Stages in the Life of a Book

You sold your book to a publisher. Yay! Awesome! They tell you they want to publish it… a year(+) from now. It took you that long to write it. What’s up with that? There will be differences if you’re publishing a novel versus a textbook, but at heart, the process is the process.

  • Notes from your editor. She may want some changes to your manuscript. You read, absorb, figure out what makes sense to do, revise, submit. And maybe the process repeats. This could take a few weeks or a few months.
  • Copyediting. Yes, a novel can be read in a few days, but you don’t want it copyedited in that same short window. It’s a different kind of reading when you’re paying attention to grammar, punctuation, style, and consistency. Then you review the edits and return the manuscript to the copy editor, who cleans it up and sends it back to the publisher. This will probably take a couple of months. After all, it’s not as if you quit your day job, so you’re doing all of this after hours, in lieu of laundry and dust bunny eradication.
  • Typesetting. Here’s where you get a brief break (to do laundry). The typesetter is creating page proofs, where you’ll see your book set on the page for the first time. It’ll take them maybe two weeks to prepare first pass pages.
  • Proofreading. The proofreader will do his thing, and you’ll do yours. You’re looking for any residual spelling, punctuation, and other errors, and hoping not to find any large gaffes at this point.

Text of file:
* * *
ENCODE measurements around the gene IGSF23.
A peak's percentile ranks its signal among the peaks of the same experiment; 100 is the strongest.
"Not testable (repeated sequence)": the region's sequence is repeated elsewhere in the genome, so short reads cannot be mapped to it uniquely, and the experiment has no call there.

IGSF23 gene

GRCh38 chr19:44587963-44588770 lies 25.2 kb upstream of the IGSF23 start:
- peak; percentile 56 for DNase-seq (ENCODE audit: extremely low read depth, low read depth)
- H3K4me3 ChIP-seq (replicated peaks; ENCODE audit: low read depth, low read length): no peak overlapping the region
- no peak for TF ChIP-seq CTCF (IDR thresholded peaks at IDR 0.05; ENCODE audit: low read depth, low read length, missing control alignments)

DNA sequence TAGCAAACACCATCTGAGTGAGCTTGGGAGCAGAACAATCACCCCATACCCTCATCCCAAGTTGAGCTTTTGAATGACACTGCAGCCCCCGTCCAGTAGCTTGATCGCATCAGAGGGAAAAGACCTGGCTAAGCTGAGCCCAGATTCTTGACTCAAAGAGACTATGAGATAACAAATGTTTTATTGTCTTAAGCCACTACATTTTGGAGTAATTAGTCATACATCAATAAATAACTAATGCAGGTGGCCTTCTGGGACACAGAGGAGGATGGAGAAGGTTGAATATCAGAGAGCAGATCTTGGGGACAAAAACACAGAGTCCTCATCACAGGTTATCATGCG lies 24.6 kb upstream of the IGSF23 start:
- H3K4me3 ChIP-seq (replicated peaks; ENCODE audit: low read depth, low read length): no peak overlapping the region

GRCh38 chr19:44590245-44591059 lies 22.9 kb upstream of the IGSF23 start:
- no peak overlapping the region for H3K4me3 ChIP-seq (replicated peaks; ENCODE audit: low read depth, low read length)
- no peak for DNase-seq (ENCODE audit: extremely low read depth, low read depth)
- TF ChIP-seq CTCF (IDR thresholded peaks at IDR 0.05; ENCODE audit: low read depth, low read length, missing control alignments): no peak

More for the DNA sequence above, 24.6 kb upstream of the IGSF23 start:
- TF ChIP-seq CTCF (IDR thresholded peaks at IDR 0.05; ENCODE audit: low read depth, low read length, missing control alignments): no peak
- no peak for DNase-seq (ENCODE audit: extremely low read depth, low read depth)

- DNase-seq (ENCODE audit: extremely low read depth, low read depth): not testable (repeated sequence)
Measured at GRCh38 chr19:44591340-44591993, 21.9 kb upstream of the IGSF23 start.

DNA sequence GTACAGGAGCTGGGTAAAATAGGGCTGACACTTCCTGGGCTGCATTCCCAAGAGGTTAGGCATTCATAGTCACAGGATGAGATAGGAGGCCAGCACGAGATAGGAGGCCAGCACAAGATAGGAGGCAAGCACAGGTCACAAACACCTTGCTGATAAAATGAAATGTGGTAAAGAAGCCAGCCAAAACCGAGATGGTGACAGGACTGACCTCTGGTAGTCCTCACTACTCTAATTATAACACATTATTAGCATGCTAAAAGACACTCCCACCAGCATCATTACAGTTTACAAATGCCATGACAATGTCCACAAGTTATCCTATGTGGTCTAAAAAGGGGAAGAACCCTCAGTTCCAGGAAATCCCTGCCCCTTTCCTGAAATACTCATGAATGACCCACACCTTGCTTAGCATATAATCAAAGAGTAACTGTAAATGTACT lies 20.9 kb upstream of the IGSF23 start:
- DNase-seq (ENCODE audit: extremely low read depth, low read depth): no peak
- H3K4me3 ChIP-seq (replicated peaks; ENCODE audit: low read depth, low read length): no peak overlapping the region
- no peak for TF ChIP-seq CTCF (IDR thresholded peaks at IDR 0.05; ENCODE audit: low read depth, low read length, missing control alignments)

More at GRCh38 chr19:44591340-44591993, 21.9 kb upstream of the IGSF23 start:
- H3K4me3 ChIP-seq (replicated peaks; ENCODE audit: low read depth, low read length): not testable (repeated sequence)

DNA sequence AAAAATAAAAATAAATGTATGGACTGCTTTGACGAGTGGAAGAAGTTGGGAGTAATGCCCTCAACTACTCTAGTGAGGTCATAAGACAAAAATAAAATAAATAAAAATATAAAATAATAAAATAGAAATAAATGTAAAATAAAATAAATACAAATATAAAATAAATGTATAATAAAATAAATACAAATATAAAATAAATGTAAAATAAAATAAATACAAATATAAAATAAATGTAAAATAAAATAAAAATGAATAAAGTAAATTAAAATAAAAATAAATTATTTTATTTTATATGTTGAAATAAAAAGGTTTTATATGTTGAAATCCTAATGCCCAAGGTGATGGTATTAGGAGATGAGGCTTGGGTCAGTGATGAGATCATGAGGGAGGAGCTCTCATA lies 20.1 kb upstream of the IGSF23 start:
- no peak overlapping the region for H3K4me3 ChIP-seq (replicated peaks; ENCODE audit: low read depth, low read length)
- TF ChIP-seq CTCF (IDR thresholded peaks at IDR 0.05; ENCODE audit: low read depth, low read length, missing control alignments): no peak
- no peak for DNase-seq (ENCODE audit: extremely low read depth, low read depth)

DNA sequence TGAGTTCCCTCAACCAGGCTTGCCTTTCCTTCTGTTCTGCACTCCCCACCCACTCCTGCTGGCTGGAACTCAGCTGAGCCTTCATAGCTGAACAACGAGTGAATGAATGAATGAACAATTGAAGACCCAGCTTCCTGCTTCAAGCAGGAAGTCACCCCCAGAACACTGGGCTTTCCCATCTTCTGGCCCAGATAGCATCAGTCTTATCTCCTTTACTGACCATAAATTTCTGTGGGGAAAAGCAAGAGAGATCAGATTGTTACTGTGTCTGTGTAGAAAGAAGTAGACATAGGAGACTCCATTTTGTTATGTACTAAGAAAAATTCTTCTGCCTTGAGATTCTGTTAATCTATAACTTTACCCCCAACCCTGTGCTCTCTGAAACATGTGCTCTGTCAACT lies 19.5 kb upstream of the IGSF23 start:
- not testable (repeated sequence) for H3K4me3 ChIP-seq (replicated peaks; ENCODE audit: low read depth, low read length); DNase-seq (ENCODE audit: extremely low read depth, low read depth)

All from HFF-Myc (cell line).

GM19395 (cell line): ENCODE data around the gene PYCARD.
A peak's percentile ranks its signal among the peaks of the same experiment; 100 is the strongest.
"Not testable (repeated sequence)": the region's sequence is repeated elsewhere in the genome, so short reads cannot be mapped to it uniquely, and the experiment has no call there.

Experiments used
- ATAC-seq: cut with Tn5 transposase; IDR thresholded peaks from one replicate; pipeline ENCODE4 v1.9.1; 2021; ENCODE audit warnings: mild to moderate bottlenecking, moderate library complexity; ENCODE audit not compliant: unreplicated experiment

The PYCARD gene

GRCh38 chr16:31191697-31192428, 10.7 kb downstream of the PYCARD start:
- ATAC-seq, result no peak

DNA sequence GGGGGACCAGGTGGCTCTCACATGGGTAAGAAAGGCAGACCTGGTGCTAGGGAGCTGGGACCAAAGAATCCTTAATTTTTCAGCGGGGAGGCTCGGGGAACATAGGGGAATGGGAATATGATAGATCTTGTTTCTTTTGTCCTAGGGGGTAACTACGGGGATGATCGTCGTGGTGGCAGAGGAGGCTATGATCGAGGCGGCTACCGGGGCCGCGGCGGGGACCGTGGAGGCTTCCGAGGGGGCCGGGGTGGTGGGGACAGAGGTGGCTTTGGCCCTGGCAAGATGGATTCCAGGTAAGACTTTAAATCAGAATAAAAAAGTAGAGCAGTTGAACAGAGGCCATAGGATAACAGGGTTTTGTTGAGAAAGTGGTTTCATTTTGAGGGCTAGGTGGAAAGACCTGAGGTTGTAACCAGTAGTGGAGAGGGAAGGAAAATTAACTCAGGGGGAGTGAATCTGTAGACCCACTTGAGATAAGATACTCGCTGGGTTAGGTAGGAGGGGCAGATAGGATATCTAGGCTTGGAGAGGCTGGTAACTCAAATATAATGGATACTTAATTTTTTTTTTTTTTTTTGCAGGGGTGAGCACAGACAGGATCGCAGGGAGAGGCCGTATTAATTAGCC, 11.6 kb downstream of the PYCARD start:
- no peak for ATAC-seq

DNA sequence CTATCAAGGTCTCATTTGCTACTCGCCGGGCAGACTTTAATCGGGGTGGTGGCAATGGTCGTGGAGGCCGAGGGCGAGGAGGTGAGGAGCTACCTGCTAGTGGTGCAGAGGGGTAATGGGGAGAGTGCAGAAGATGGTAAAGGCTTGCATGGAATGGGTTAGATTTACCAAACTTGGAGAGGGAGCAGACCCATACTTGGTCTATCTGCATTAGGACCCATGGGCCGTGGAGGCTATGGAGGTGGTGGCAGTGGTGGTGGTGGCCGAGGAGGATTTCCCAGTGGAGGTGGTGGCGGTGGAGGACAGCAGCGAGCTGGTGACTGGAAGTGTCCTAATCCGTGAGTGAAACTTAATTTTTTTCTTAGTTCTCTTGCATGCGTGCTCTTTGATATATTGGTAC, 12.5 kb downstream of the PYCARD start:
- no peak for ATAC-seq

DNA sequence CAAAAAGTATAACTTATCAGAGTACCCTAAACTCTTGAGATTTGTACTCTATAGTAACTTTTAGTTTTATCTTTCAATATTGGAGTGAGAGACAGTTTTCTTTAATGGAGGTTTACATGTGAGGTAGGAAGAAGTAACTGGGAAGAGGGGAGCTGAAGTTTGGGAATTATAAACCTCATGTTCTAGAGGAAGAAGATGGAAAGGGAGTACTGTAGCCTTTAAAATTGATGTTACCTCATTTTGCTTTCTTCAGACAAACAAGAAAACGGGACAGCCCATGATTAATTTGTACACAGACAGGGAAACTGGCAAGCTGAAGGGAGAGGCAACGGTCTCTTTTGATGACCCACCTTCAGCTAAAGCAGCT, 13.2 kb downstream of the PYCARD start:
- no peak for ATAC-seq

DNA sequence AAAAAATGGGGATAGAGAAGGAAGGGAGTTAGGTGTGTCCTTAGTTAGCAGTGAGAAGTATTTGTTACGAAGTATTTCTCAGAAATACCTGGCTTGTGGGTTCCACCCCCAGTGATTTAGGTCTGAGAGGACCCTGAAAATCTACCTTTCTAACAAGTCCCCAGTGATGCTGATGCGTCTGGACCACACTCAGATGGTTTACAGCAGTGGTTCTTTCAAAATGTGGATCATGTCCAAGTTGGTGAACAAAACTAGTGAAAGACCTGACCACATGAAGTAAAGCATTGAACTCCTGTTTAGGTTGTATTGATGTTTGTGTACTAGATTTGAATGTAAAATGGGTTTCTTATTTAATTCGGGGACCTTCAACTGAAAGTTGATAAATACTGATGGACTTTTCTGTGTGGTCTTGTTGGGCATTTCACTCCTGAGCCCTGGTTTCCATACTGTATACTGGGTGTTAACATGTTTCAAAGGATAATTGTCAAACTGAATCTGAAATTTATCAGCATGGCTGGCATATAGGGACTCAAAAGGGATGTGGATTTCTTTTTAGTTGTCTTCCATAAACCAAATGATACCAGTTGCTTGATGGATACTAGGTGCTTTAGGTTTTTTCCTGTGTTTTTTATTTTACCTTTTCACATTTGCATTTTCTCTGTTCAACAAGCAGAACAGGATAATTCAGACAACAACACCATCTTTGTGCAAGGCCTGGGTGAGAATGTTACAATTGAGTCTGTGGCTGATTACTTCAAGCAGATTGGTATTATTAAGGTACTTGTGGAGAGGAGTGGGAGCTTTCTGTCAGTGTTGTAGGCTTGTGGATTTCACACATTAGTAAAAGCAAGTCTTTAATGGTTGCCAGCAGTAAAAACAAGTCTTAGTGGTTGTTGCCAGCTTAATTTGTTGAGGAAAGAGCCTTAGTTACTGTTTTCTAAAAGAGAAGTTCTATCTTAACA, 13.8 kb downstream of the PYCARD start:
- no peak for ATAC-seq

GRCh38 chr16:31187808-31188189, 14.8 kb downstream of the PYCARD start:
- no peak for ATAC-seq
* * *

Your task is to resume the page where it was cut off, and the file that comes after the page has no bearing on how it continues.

• Corrected pages. The typesetter has corrected all of the markups from first pass and sent a second pass for review. If there are still errors, the book will undergo a third pass.
  • To the printer. Once corrections are final, the book will go to the printer, where it will be printed and bound before being shipped to the warehouse a few weeks later and distributed to bookstores far and wide.
  • Marketing and other fun stuff. While all of the above is going on, there will be cover designs and back cover copy and blurbs and discussions about promotional opportunities. The publisher will be getting the word out about your book because they want it to sell.

None of these stages happen in just a few days. They take weeks, even months, as copy editors and proofreaders and you scour the manuscript for every last errant dangling participle or uncharacteristic exclamation. You will read your book so many times you can’t stand it, but each stage of the process should make it stronger, including when the book hits the shelves.

The publisher will weigh your book against the others that it’s publishing that year, and the books other publishers are planning to publish that year, and will be strategic about when your book can receive maximum exposure and get its best chance in the market. And that is why it takes so long.